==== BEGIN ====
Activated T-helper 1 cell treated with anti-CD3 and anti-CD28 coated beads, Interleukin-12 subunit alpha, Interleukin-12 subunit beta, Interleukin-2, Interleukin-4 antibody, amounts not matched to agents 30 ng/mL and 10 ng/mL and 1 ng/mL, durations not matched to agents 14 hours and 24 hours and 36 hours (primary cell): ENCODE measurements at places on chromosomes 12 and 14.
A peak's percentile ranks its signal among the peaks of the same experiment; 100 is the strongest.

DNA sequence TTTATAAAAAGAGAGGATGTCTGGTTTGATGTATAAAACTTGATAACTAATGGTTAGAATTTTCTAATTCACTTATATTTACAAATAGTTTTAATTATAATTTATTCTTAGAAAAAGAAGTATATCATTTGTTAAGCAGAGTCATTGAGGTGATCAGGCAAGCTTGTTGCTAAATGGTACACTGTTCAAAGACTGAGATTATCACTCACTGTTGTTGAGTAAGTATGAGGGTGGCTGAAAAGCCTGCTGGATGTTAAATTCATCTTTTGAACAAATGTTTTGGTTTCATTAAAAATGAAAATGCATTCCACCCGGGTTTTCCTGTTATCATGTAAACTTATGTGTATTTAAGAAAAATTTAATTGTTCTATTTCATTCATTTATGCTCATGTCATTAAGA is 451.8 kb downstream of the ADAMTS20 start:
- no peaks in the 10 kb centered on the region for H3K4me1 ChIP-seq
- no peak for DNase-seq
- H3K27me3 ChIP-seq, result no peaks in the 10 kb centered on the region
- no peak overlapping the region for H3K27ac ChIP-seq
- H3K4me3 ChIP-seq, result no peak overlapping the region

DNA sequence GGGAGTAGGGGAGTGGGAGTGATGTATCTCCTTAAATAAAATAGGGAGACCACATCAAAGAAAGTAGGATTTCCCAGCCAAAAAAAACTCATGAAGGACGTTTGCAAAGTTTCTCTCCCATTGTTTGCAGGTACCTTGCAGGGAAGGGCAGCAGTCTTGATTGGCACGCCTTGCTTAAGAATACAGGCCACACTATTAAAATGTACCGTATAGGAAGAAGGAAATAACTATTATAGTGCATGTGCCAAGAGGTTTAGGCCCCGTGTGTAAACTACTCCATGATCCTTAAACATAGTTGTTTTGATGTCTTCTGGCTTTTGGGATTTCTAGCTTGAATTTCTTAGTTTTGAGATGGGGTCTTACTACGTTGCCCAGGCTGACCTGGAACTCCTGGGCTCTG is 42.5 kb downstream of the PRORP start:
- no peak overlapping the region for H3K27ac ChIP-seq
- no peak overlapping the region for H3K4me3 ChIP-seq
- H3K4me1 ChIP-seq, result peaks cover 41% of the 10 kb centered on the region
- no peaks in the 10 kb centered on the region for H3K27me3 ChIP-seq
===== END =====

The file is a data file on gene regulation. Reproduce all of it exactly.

Activated T-helper 1 cell treated with anti-CD3 and anti-CD28 coated beads, Interleukin-12 subunit alpha, Interleukin-12 subunit beta, Interleukin-2, Interleukin-4 antibody, amounts not matched to agents 30 ng/mL and 10 ng/mL and 1 ng/mL, durations not matched to agents 14 hours and 24 hours and 36 hours (primary cell): ENCODE measurements at places on chromosomes 12 and 14.
A peak's percentile ranks its signal among the peaks of the same experiment; 100 is the strongest.

DNA sequence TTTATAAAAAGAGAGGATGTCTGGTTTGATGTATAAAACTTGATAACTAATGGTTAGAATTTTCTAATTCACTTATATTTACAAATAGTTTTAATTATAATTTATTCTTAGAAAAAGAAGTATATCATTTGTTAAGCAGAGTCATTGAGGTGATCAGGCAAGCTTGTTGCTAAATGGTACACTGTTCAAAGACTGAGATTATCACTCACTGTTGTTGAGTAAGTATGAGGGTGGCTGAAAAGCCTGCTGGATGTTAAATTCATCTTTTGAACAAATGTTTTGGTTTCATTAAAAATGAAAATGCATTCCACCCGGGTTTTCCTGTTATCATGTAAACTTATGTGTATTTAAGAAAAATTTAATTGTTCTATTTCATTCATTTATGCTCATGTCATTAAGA is 451.8 kb downstream of the ADAMTS20 start:
- no peaks in the 10 kb centered on the region for H3K4me1 ChIP-seq
- no peak for DNase-seq
- H3K27me3 ChIP-seq, result no peaks in the 10 kb centered on the region
- no peak overlapping the region for H3K27ac ChIP-seq
- H3K4me3 ChIP-seq, result no peak overlapping the region

DNA sequence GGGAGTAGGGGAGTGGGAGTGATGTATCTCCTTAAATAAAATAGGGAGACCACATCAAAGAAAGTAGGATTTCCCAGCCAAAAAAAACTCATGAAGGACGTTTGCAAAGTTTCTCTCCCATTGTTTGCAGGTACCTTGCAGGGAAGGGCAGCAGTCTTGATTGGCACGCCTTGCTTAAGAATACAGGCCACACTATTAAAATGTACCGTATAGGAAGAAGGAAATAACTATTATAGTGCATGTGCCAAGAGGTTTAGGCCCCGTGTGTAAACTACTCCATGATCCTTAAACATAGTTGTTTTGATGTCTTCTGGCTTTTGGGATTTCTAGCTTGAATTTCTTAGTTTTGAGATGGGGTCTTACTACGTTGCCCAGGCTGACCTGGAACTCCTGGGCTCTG is 42.5 kb downstream of the PRORP start:
- no peak overlapping the region for H3K27ac ChIP-seq
- no peak overlapping the region for H3K4me3 ChIP-seq
- H3K4me1 ChIP-seq, result peaks cover 41% of the 10 kb centered on the region
- no peaks in the 10 kb centered on the region for H3K27me3 ChIP-seq